Major League Baseball Lockout Begins
IRVING, Texas -- Major League Baseball locked out its players early Thursday morning, certifying the game's first work stoppage in more than a quarter-century after months of talks yielded little progress toward a new labor contract.
The long-anticipated lockout, which the league told the players' union it would initiate once the previous collective bargaining agreement expired after 11:59 p.m. ET Wednesday, ends the transaction frenzy that led up to its imposition and sends the industry into a dark period with scant light insight.
MLB commissioner Rob Manfred expressed disappointment in the lockout but said he believes it is "the best mechanism to protect the 2022 season."
"Despite the league's best efforts to make a deal with the Players Association, we were unable to extend our 26 year-long history of labor peace and come to an agreement with the MLBPA before the current CBA expired," Manfred wrote in a prepared statement. "Therefore, we have been forced to commence a lockout of Major League players, effective at 12:01 AM ET on December 2."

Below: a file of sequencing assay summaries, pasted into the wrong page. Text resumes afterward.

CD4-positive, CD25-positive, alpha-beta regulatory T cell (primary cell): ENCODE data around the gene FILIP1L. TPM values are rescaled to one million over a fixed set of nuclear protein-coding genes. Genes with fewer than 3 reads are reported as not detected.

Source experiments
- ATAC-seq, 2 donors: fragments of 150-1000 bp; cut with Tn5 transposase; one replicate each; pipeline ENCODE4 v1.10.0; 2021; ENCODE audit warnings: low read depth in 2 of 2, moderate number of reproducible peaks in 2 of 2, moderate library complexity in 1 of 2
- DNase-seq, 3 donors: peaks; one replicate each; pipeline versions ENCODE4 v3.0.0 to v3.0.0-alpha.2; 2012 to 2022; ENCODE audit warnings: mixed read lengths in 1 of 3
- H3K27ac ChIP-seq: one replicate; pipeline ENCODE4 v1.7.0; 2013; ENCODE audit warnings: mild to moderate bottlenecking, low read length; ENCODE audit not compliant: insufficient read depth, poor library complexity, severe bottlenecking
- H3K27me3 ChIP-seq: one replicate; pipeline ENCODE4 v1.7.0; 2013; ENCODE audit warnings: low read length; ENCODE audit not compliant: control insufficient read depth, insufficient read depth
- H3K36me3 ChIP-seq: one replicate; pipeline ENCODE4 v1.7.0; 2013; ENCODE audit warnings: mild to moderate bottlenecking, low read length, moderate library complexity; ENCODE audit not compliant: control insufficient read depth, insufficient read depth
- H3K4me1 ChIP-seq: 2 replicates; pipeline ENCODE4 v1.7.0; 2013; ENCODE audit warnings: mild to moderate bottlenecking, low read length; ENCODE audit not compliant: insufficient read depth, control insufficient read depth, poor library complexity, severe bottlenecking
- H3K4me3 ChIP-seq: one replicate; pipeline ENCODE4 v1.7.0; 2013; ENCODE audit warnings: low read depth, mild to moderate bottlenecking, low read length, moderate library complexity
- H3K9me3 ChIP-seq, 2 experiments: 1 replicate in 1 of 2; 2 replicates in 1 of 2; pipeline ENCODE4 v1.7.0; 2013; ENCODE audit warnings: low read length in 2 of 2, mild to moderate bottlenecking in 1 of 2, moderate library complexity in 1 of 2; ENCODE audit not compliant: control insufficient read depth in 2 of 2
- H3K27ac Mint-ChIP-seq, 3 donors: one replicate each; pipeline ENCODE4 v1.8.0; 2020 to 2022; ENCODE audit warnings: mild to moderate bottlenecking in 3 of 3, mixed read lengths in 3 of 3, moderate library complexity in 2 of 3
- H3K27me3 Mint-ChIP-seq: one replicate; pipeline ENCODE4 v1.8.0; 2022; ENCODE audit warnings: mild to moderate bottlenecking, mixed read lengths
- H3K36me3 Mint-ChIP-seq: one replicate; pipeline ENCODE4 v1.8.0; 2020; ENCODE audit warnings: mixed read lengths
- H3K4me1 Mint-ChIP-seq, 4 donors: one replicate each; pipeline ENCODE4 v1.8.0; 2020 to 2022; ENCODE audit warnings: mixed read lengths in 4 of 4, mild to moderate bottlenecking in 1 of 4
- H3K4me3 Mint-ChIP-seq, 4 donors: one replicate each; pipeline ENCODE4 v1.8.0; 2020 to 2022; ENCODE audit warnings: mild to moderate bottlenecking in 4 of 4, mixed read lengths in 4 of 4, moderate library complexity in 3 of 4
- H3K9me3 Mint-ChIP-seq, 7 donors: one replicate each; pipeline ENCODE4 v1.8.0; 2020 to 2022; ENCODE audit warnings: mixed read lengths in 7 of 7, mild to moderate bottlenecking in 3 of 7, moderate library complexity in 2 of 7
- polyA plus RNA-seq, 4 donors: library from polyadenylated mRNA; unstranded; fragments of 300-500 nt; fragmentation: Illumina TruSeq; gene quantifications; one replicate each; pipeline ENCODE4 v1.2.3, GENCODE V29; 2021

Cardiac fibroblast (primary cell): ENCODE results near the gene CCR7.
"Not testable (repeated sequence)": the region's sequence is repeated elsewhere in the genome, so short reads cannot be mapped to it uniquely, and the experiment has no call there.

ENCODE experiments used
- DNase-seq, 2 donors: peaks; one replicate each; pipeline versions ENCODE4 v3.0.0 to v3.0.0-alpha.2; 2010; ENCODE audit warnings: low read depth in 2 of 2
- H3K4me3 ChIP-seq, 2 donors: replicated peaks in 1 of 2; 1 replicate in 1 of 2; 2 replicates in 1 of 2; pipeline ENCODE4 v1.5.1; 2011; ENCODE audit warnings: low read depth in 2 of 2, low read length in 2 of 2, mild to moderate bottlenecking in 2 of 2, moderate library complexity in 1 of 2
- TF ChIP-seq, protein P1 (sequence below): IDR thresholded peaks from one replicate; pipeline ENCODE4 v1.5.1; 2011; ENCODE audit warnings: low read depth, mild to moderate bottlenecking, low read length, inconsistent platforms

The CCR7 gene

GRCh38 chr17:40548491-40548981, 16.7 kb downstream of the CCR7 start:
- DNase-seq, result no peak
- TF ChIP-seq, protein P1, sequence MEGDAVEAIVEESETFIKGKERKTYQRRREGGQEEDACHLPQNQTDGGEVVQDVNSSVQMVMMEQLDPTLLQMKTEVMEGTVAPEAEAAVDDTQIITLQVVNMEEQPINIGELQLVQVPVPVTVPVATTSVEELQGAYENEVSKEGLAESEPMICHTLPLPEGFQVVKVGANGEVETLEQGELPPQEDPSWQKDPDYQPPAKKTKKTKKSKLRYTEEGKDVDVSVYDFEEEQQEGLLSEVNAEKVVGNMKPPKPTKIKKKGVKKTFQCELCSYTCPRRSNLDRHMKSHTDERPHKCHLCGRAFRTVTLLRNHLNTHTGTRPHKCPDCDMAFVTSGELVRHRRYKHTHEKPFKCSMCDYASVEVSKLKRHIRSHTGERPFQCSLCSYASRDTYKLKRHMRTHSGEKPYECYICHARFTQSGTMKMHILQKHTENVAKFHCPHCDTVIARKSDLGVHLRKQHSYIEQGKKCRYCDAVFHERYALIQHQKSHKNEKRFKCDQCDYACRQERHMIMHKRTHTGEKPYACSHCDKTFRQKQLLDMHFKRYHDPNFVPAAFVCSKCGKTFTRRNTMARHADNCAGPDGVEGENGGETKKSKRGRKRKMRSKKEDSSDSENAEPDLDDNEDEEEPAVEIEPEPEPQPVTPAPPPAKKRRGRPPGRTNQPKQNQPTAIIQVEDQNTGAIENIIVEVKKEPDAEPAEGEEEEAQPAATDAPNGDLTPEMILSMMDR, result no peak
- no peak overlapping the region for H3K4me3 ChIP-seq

During a lockout, which is a labor-relations tool used by management to keep employees from working until a deal is agreed upon, team officials and players cannot communicate in any way. Major league free agency and trades of players on 40-man rosters end immediately.
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